In a non-competitive world I would just show you all the material I created. In the real world though, that is likely to get me canned. And worse, busted.
      What I will do instead is to offer you my guidance so you and I iterate on project that absolutely represents the difficulties you could find tomorrow in your next project. And we will do so by first welcoming Unity's Addressables to our family of suggested packages.
      In this blog post I will get you started in Addressables ASAP so you can implement your own Unity Addressables system in a matter of minutes.
       

      Unity Addressables: Why?
      Time to pay attention to this very important section. Our goal is to diagnose easy memory gains and implement them fast. There are several ways to do this, but one of the most powerful yet simplest methods to pick the low-hanging fruits by loading the initial scene and opening up the profiler. Why this?
      Because an unoptimized game architecture can frequently be diagnosed at any point during gameplay, so the quickest way to check this is by profiling the initial scenes. The reason for this is the common over-usage of singleton-like scripts containing references to every single asset in the project just in case you need it.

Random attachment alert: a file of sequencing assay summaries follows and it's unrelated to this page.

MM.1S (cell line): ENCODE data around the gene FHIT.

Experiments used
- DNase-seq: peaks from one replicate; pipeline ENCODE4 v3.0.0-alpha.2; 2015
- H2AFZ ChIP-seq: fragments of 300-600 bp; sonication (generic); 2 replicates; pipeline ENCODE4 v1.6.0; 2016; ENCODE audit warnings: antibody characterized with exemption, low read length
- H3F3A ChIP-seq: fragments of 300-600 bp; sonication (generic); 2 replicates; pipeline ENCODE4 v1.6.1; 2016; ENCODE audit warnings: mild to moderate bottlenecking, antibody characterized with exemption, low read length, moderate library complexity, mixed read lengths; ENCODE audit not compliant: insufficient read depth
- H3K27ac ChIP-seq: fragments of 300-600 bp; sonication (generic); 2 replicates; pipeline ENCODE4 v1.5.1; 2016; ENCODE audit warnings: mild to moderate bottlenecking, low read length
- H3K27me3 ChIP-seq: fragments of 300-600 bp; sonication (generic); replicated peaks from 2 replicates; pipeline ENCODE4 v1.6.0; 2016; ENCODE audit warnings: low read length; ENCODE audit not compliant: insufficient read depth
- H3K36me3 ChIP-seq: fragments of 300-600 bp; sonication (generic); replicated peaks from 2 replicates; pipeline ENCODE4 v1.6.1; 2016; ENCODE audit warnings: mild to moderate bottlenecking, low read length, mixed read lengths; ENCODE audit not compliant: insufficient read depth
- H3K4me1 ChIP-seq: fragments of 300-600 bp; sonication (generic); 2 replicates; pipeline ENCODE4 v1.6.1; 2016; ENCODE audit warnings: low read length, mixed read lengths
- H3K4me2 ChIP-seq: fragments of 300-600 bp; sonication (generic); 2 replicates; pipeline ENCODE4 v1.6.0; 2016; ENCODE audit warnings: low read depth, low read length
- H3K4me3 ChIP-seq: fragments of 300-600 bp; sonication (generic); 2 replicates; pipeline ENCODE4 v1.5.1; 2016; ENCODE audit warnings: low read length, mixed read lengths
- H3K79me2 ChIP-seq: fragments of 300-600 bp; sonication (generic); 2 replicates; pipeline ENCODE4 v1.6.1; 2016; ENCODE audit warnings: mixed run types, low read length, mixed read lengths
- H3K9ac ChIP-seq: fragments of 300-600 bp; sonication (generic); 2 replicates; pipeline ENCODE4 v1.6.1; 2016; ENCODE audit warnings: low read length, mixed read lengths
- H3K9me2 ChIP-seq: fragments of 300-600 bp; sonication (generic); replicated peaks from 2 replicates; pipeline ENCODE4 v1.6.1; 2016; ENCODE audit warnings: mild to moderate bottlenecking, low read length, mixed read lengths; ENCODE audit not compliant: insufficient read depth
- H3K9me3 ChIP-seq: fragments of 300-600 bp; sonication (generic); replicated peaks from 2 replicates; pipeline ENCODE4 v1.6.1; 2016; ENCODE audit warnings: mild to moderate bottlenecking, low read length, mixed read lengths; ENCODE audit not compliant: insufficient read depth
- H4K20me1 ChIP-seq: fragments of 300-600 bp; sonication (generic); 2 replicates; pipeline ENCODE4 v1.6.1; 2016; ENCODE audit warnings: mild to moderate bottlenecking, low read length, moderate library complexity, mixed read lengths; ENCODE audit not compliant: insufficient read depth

In order words, in many games there is usually an almighty script causing an asset reference hell. This component keeps each asset loaded at all times independently from whether it's used or not at that time point.
      How bad is this?
      It depends. If your game is likely to be constrained by memory capacity, it is a very risky solution, as your game will not scale with the amount of assets you add (e.g. think of future DLCs). If you target heterogeneous devices, such as Android, you don't have a single memory budget; each device will offer a different one, so you settle for the worst case. The OS can decide to kill your app at any point if our user decides to answer a quick message in Facebook. Then the user comes back and surprise, all their game is gone for good.
      How fun is that?
      Zero. Unless you are overworked and sleep deprived, situation which might grant you a desperation laugh.
      To complicate matters further, if later on you decide (or someone decides for you) to port your game to another less powerful platform while keeping cross-play working, good luck. You don't want to get caught in the middle of this technical challenge.
      On the other side, is there a situation where this traditional asset management solution works just fine? The answer is yes. If you are developing it for a homogeneous platform such as PS4 and most requirements are set from the beginning, the benefits of global objects can potentially outweigh the extra added complexity of a better memory management system.